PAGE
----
Underneath the ramp is a wood box filled with moss, sand, and dried mint. The chickens will likely never use this but it was fun to provide. It’s large enough for four chickens at once, I think.
Lighting inside the coop is provided by smartphone-controlled LEDs (Philips hue shape light). Lights come on automatically (but slowly, over 30 minutes) in the morning for several hours, then again in the evening to provide 15-hour days. I’ve set mine to red to minimize aggression among hens and to increase egg production (per research). Red lighting is also less polluting for humans due to our reduced reliance on that part of the spectrum.
To spy on my chickens I’ve installed a Wyze (v2) video camera equipped with a 64Gb microSD card. Here’s a still showing birds on perch. I have a second cam trained lower level so that I can monitor the pop door and the water status.
To monitor the temperature and humidity in the coop I’ve added a SensorPush, configured to send me phone alerts if temperature gets too low or too high. I can also set humidity alarms. I purchased the SensorPush G1 Gateway, too, so that I could access the data even when I’m away from home (normal version is Bluetooth-only). Overkill, surely, but fun.
I was worried about condensation (from moist air hitting a cold ceiling) so I added reflective bubble insulation. The walls are filled with fiberglass insulation so I don’t think the winter will be a problem, especially in Philadelphia and especially given global warming. Plus the chicken breeds I currently have (Golden Laced Wyandotte, Blue Easter Egger) are large and cold-tolerant. With my current setup I could likely raise Silkies.
The insulation seems to work. During the December 15-17 nor’easter (pic below), outside temperature fell to 24 °F; inside dipped to only 31.8 °F. It’s not just the insulation, of course — the chickens generate heat (10 W each, I think), plus the thermal gain during the day is retained in the pure mass of the structure (wood, nails, screws, etc.). If I felt the cold would be a problem I’d also attach plastic film to the window.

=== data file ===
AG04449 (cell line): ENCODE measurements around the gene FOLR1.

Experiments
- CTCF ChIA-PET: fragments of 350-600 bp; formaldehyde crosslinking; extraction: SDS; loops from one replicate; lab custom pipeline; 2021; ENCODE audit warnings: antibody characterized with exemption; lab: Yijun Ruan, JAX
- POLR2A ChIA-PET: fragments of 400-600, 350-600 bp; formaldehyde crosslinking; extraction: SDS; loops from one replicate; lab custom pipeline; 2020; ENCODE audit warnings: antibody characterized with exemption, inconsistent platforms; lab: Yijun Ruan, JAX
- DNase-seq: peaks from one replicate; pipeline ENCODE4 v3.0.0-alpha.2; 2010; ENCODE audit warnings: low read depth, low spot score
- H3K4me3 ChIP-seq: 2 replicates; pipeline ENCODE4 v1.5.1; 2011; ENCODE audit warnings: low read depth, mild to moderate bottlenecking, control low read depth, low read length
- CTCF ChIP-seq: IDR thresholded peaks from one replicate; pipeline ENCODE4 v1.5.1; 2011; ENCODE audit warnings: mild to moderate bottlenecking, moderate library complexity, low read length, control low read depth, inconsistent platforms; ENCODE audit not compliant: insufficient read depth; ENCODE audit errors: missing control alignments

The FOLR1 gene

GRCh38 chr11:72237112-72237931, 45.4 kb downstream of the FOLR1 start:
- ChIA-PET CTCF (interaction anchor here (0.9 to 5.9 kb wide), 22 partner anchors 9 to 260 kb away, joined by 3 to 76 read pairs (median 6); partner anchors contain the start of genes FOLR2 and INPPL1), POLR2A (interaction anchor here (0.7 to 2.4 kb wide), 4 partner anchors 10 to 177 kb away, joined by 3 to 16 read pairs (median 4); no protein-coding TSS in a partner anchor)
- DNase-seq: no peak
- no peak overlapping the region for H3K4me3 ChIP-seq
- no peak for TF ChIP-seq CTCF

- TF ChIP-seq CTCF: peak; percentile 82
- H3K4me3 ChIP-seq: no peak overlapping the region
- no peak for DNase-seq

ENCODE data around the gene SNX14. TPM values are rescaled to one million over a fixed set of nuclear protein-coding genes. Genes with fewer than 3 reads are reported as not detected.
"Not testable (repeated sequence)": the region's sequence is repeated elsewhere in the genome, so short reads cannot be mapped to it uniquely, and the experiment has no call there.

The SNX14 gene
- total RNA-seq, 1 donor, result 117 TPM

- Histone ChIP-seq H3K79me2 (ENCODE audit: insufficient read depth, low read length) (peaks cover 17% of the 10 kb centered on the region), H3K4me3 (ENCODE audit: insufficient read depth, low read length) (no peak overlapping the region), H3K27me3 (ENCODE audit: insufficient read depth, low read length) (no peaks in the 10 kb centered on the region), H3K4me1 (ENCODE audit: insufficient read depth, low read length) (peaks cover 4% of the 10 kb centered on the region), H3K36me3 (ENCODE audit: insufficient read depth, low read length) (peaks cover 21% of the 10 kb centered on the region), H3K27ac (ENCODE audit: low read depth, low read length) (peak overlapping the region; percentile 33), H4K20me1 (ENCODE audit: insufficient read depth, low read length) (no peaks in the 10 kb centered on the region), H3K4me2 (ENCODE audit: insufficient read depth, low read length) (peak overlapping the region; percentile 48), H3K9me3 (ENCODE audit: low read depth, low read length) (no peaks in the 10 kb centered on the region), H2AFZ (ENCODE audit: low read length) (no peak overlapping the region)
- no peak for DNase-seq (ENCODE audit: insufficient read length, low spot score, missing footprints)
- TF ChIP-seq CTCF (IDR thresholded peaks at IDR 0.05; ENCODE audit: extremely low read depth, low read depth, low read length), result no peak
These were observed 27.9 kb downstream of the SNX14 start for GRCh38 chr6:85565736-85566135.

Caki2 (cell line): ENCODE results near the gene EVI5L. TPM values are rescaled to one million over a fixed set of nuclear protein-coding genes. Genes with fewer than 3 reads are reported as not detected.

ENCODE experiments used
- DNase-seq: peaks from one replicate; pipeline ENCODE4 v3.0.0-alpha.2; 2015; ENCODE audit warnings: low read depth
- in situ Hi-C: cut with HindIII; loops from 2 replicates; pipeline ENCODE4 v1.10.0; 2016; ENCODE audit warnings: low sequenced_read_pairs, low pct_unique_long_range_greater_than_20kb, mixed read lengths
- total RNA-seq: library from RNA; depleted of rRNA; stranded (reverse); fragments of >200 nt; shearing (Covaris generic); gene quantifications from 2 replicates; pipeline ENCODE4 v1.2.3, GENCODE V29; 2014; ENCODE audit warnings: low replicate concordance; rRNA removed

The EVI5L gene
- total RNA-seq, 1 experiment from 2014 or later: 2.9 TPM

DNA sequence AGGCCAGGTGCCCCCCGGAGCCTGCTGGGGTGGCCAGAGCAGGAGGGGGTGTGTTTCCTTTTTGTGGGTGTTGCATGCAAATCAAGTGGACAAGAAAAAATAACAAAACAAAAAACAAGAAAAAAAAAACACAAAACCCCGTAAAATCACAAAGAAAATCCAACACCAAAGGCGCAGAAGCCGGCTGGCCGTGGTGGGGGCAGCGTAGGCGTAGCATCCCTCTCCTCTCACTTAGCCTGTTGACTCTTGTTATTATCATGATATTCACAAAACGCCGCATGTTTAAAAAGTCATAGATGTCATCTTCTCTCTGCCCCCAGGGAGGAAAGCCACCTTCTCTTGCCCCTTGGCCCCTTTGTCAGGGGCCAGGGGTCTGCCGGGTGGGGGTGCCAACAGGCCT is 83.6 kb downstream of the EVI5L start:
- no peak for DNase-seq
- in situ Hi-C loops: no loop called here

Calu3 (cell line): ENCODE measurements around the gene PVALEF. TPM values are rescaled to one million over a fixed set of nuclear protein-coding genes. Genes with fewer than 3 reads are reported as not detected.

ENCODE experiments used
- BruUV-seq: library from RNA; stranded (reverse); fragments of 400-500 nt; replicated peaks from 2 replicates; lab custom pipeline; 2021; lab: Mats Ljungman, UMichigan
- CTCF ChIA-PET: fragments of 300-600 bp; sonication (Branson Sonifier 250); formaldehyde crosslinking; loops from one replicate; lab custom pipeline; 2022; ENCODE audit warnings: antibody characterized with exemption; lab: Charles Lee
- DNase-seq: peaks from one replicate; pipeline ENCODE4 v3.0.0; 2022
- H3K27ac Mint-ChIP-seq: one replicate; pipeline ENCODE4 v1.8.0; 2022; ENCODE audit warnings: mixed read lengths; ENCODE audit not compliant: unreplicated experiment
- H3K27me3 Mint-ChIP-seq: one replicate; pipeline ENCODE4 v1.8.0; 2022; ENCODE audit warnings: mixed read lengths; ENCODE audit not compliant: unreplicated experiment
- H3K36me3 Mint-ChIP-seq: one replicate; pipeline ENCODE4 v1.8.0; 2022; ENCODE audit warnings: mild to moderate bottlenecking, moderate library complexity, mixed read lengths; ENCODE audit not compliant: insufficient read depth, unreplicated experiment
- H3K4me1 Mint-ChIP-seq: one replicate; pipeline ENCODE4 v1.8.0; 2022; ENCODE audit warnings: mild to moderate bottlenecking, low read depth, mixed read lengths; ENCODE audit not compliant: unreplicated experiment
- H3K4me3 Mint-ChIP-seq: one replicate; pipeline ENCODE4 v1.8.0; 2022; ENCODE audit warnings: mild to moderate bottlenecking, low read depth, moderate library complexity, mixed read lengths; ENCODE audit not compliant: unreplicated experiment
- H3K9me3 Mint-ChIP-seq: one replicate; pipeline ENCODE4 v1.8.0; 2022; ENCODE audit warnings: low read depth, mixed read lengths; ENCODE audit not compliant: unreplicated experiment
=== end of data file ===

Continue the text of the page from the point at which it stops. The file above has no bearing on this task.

For all the lights and gadgets, power is delivered via an extension cord fitted with a GFCI splitter. I decided on getting one of these after a near-death experience with a faulty router.
The coop is situated inside my former berry garden that featured chicken wire to protect fruit from birds and squirrels. To convert it for chickens I added a layer of 2×3″ fencing to all surfaces, plus buried hardware cloth along the perimeter. I also added approximately 15″ of hardware cloth on the lower part of the structure to prevent raccoons from reaching in and grabbing a chicken, which apparently they like to do. Something could, conceivably, tunnel into the coop from several feet away, avoiding the buried screening, so I still patrol it daily in case a hole has been started. Small birds (wrens) still come in to steal food, though, and if I’d had to build a run from scratch I would have opted for 100% hardware cloth.
Tips for building a chicken coop
Tour local chicken coops for inspiration before you do anything else. You can’t do this online … pinning hundreds of ideas to your Pinterest boards simply poisons the brain and you really need to see actual coops and talk to actual chicken people who, surprise, know things.
Join or create a local Facebook or Nextdoor group that traffics in free things. I got window, door, and almost all the lumber free. People have things sitting around and you really just need to ask. There’s absolutely no reason why chickens will care if things don’t match or are broken in some way.
Start collecting materials months in advance so you can plan your coop before you start building. E.g., don’t finalize your framing plans until you know the dimensions of your windows and doors.
If you can find a cheap or free shed, do it. Moving a shed and converting it to a chicken coop is infinitely easier and cheaper than building your own. I enjoyed building mine from scratch but it took a long time given I didn’t know what I was doing.
Equip the inside with removable ramps and perches so that you can fix your building mistakes. Similarly, opt for screws instead of nails. Then you can watch the chickens on a security camera for a week or so and then reconfigure items. I.e., perhaps your ramp needs more cleats — easier to just pull it out and take it to the shop for that mod.
Finish your coop before ordering chickens. It’s going to take longer to build than you think.